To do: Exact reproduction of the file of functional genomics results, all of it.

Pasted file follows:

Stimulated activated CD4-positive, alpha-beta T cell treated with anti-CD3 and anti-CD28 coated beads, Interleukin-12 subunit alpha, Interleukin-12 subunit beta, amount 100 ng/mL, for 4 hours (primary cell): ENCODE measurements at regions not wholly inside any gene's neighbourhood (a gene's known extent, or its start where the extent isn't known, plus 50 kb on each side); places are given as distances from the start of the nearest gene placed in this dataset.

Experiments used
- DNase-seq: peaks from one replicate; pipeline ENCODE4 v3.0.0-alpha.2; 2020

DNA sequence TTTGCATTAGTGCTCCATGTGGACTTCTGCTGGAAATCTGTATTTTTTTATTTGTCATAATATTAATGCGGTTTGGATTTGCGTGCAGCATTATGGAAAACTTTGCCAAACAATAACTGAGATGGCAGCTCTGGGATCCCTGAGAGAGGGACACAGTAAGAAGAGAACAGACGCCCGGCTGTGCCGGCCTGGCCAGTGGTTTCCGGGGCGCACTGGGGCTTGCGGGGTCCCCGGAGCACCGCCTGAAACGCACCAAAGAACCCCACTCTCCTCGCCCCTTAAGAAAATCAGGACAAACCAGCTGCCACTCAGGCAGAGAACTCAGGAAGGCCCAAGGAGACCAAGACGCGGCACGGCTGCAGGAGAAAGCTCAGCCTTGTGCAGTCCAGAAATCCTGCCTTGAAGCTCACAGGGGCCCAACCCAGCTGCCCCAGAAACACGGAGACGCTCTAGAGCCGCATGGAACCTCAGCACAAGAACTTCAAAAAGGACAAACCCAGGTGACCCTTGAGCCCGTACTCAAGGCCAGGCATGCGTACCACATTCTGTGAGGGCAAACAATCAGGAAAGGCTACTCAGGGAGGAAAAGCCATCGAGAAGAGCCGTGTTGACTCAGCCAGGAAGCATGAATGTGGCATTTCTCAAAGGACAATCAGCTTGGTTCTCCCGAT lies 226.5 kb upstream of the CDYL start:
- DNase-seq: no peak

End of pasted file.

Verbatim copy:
Stimulated activated CD4-positive, alpha-beta T cell treated with anti-CD3 and anti-CD28 coated beads, Interleukin-12 subunit alpha, Interleukin-12 subunit beta, amount 100 ng/mL, for 4 hours (primary cell): ENCODE measurements at regions not wholly inside any gene's neighbourhood (a gene's known extent, or its start where the extent isn't known, plus 50 kb on each side); places are given as distances from the start of the nearest gene placed in this dataset.

Experiments used
- DNase-seq: peaks from one replicate; pipeline ENCODE4 v3.0.0-alpha.2; 2020

DNA sequence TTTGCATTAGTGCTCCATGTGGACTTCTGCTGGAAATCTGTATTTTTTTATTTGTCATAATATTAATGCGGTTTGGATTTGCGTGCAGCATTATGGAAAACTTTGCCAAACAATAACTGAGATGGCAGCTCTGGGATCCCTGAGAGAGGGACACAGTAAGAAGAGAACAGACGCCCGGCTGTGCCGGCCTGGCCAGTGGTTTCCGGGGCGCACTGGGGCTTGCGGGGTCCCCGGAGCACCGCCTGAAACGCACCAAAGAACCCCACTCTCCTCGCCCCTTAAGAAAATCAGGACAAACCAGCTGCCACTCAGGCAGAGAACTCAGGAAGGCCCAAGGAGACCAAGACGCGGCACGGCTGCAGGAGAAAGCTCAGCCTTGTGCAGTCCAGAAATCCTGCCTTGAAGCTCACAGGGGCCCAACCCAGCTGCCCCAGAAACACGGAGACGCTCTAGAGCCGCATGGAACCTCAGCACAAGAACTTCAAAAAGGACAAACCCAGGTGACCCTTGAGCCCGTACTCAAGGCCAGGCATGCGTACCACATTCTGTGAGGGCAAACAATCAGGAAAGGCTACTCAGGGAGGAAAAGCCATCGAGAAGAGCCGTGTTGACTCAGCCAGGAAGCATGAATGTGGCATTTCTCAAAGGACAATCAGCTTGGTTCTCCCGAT lies 226.5 kb upstream of the CDYL start:
- DNase-seq: no peak